• Land Fragmentation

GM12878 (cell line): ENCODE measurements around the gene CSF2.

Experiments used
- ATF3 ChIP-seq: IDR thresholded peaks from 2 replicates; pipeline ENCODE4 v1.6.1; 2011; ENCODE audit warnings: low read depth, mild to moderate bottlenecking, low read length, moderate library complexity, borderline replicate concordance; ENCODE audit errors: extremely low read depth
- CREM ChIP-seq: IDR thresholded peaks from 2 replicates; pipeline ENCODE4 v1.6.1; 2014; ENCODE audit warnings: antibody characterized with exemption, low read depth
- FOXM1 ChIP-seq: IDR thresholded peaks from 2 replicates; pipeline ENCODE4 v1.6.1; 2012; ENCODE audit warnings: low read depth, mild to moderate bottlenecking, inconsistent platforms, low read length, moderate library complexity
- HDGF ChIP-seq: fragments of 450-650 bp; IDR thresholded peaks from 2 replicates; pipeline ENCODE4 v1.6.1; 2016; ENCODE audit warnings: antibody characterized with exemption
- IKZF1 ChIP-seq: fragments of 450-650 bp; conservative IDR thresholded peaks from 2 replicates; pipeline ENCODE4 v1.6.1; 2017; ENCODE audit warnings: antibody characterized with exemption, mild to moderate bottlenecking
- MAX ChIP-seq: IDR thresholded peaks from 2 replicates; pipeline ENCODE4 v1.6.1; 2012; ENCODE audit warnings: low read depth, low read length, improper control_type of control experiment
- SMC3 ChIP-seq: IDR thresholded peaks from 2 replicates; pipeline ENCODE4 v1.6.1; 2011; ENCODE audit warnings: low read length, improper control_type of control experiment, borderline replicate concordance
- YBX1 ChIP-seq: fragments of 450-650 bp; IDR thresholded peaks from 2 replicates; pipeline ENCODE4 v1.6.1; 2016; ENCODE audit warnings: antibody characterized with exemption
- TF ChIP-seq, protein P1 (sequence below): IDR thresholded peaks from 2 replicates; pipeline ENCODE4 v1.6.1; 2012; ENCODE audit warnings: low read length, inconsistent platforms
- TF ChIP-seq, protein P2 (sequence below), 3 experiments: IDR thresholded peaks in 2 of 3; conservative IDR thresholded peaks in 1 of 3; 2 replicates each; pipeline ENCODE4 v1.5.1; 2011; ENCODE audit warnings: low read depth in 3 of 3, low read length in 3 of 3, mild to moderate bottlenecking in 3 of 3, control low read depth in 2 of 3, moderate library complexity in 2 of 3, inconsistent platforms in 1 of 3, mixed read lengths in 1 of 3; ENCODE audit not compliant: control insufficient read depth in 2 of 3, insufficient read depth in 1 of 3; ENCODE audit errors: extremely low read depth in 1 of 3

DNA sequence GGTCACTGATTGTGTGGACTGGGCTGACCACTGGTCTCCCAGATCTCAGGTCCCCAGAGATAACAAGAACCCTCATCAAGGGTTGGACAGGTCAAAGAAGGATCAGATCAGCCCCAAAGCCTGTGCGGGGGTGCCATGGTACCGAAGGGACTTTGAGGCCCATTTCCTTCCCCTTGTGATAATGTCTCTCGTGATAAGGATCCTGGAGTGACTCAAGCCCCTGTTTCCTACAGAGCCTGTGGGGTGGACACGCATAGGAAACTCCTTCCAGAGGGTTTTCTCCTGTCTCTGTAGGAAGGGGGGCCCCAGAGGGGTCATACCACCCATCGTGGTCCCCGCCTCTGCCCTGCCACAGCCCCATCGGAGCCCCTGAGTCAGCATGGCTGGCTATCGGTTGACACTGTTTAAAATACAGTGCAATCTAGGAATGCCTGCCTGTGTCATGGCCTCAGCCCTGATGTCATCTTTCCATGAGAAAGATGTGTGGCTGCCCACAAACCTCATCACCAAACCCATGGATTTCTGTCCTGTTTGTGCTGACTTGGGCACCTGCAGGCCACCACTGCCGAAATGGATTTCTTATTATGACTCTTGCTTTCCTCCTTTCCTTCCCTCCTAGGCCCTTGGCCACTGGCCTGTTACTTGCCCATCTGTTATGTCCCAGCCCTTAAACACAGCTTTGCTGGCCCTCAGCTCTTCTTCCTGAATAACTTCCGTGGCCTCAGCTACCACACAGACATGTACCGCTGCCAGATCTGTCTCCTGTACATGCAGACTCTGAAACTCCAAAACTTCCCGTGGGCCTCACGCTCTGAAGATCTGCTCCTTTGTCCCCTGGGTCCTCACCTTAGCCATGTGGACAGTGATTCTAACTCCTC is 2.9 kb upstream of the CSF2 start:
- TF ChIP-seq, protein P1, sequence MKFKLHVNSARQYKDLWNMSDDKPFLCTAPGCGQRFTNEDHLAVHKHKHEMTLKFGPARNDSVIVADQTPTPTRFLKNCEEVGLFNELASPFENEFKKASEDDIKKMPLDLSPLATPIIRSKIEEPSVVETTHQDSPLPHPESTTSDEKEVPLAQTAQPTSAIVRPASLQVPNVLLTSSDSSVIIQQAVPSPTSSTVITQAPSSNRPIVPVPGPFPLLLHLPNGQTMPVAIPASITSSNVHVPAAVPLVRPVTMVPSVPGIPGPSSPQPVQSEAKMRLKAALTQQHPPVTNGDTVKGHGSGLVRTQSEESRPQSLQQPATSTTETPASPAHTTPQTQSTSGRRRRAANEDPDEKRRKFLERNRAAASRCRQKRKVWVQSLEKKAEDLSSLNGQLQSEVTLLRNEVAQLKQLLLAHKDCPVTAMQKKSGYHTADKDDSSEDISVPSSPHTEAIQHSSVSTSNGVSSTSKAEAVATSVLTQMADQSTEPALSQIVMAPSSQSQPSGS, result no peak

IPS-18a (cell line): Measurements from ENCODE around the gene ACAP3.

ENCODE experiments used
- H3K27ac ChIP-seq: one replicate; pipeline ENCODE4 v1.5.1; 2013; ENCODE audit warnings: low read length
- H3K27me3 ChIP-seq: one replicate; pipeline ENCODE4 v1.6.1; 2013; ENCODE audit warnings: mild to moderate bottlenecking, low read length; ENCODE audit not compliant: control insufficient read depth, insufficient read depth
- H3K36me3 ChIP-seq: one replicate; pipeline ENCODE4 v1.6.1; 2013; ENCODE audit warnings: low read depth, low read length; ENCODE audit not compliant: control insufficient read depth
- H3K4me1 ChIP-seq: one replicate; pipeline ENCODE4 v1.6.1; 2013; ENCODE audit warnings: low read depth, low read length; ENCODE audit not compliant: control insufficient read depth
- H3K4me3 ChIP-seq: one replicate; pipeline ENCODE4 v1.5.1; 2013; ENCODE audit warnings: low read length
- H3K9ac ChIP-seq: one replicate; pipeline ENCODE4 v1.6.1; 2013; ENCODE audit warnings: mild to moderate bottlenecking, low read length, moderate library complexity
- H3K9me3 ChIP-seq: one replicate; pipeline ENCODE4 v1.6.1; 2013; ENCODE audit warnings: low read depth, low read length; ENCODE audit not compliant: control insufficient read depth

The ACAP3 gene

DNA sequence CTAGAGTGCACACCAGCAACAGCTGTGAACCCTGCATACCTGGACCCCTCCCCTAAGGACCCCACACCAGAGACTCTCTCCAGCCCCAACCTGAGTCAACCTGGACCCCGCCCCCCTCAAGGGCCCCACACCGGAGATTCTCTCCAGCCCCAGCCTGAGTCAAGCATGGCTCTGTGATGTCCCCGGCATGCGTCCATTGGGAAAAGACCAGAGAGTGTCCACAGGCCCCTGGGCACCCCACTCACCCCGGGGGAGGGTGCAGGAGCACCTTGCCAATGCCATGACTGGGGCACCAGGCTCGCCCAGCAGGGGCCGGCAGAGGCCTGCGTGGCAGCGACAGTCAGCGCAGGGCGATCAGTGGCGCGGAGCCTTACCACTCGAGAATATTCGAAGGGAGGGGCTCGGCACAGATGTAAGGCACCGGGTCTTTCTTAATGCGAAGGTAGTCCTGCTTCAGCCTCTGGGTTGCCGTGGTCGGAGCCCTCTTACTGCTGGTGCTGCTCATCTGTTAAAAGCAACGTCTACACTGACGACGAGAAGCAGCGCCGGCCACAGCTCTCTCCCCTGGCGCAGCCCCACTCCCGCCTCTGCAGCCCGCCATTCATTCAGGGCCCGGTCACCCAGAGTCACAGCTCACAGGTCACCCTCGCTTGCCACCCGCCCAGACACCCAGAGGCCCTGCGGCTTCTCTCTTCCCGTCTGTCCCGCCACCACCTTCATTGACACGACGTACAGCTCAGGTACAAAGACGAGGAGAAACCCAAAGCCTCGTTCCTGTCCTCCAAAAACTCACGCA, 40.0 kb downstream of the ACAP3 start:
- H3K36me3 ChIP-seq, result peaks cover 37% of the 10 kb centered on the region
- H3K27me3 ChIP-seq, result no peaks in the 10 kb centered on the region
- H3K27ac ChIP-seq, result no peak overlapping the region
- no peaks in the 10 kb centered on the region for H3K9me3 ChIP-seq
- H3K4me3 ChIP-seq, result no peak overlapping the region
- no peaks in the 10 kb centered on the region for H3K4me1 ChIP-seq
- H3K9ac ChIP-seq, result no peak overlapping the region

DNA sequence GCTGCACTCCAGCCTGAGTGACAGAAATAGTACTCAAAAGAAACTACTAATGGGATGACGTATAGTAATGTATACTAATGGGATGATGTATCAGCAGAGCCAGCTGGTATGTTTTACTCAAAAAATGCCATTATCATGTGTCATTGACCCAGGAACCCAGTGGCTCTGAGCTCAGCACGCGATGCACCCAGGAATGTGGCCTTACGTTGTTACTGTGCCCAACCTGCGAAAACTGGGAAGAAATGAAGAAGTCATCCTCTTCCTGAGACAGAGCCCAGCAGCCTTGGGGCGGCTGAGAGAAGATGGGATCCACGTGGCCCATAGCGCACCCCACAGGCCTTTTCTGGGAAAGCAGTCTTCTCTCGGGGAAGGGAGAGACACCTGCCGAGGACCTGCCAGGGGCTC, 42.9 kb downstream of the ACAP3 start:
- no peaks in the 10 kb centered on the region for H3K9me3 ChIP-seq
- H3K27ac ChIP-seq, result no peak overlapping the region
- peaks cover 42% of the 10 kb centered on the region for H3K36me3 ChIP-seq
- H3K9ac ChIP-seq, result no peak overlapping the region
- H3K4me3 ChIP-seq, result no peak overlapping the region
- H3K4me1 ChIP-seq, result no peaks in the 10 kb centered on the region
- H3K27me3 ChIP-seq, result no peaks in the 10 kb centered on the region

Habitat fragmentation occurs when natural habitat is broken up by non-natural land uses. For this layer, land fragmentation is expressed as the Natural Land Cover Pattern Index (NLPI), which classifies natural or semi-natural landcover into six spatial pattern classes: core, edge, perforation, islet, margin, and core-opening. Natural landcover pixels from Climate Change Initiative Land Cover (CCI-LC) raster maps are classified as ‘core’ habitat. Non-natural land cover pixels within core habitat are classified as ‘core openings’ as these represent openings from within natural habitat. External interfaces between core and non-natural landcover are classified as ‘edges’ (i.e. exposed to outside-in habitat loss pressures), while internal interfaces between core and core-openings are classified as ‘perforations’ (i.e. exposed to inside-out habitat loss pressure). Collections of isolated natural landcover pixels that are too small to contain core habitat are classified as ‘islets’, while similarly small collections of pixels are classified as ‘margins’ when they are connected to core habitats.


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